Lieutenant Involved in Medric Mills Case Has Retirement Approved, Faces No Disciplinary Action
The lieutenant who is accused of ignoring a dying elderly man outside her fire station was approved for retirement, a city official confirmed.
That means Lt. Kellene Davis, 51, who has worked in the department for more than 25 years, will not face any disciplinary action for her role in the incident. Her pension and retirement benefits will also remain fully intact.
Fire Chief Kenneth Ellerbe told the Post that he originally denied a request by Davis to retire immediately after Mills died, which forced her to file with a retirement board, delaying the process at least 60 days. A D.C. Fire and EMS trial board held a hearing in March to determine whether Davis would face any disciplinary action. That decision is still pending and, by law, the chief cannot stop her from retiring before a verdict is made. The chief told the Post that the disciplinary panel reached a conclusion but had not yet forwarded it to him. But whatever conclusion they came to is moot now that Davis is officially retired.
Mills collapsed Jan. 25 across the street from a fire station on Rhode Island Avenue NE while shopping with his adult daughter and later died at Washington Hospital Center. Despite pleas for help and awareness that a medical emergency was occurring, none of the nearby Engine 26 fire fighters at the station provided medical assistance. An investigation into the incident found that Davis did not respond to announcements from the cadet manning the front desk about the emergency.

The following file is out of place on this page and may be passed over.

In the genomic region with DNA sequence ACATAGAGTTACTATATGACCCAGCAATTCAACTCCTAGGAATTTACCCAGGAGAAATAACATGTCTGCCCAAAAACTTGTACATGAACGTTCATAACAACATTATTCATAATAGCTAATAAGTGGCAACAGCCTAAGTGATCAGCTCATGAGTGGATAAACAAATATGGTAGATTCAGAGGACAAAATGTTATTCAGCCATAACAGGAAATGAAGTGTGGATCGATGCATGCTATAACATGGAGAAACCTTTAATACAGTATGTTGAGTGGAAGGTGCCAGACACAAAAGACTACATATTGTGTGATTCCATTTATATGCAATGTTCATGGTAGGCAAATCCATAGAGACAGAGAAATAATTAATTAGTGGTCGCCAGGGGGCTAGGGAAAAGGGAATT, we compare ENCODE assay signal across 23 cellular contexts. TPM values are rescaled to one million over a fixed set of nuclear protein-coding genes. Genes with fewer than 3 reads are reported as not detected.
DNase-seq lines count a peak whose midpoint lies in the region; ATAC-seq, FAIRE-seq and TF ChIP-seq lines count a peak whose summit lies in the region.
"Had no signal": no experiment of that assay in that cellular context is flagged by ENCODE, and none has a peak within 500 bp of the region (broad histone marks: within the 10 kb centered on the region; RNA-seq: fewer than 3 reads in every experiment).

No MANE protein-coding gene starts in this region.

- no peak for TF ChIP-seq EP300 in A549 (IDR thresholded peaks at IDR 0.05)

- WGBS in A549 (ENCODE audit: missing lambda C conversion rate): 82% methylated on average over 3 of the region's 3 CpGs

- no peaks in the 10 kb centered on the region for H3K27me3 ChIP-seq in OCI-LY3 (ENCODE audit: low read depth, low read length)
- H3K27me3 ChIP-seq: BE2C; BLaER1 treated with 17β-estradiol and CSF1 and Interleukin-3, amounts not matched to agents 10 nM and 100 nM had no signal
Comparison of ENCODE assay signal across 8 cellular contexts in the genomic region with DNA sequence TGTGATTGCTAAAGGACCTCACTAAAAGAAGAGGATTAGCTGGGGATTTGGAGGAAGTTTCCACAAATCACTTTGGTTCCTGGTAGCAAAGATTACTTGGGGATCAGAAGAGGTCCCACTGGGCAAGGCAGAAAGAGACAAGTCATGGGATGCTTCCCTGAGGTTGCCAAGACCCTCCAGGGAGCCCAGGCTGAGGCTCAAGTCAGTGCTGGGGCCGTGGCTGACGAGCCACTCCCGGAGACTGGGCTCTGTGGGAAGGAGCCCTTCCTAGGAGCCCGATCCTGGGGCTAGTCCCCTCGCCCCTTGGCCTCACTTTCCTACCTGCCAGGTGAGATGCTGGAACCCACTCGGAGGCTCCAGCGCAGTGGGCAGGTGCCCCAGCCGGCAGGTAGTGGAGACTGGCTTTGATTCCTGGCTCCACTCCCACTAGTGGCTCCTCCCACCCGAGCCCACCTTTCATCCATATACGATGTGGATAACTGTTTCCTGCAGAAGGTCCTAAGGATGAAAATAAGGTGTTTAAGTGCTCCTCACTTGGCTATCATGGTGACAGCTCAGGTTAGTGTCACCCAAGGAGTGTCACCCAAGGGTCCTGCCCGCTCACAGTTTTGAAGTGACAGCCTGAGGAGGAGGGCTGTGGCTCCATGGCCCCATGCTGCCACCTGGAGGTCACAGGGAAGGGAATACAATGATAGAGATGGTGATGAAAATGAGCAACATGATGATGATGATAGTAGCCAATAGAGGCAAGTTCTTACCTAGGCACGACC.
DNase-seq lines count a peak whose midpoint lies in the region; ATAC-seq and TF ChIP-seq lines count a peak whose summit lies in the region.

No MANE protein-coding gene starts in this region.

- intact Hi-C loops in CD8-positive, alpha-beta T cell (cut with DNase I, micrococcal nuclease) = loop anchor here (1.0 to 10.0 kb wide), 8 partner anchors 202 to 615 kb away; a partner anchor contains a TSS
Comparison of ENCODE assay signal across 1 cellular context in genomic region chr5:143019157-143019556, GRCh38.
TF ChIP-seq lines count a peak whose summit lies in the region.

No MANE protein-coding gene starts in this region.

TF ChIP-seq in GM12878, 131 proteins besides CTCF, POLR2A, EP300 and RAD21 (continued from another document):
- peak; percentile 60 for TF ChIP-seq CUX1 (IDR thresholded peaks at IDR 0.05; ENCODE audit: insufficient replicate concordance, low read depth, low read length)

Davis was facing six disciplinary charges, including unreasonable failure to give assistance to the public, neglect for duty of public announcement system, and neglect of duty for violation of the Patient Bill of Rights.
tnsurprisingly, The Mills family is not happy that Davis will not face any consequences from the department. The family has repeatedly said it wants someone held accountable for Mills' death. At a community meeting last week with the fire chief, Mills' son, Medric Mills III, confronted the chief and said, "I have yet to see anyone held accountable for not doing their job. What are you going to do to get this rectified?"
The family issued the following statement through its attorneys:
“We are absolutely shocked about reports that the D.C. Fire and EMS Trial Board did not take adverse actions against the D.C. Fire Lieutenant, who was in charge of the fire station that refused to help our father when he suffered a heart attack, before she was allowed to retire. Everything about this process has been shrouded in secrecy. Because their actions are so outrageous, we now understand why the Trial Board shut the media out of the hearings and did not allow us or our attorney to attend...The public should be shocked that its public servants who have a duty to protect them are not held accountable when they neglect their duties. There should be laws on the books that hold D.C. Fire and EMS Department responsible and liable to those they harm in outrageous circumstances like that which lead to the death of our father. We are infuriated. Justice was not served. The system did not work. This is disgraceful.”
Photo by Perry Stein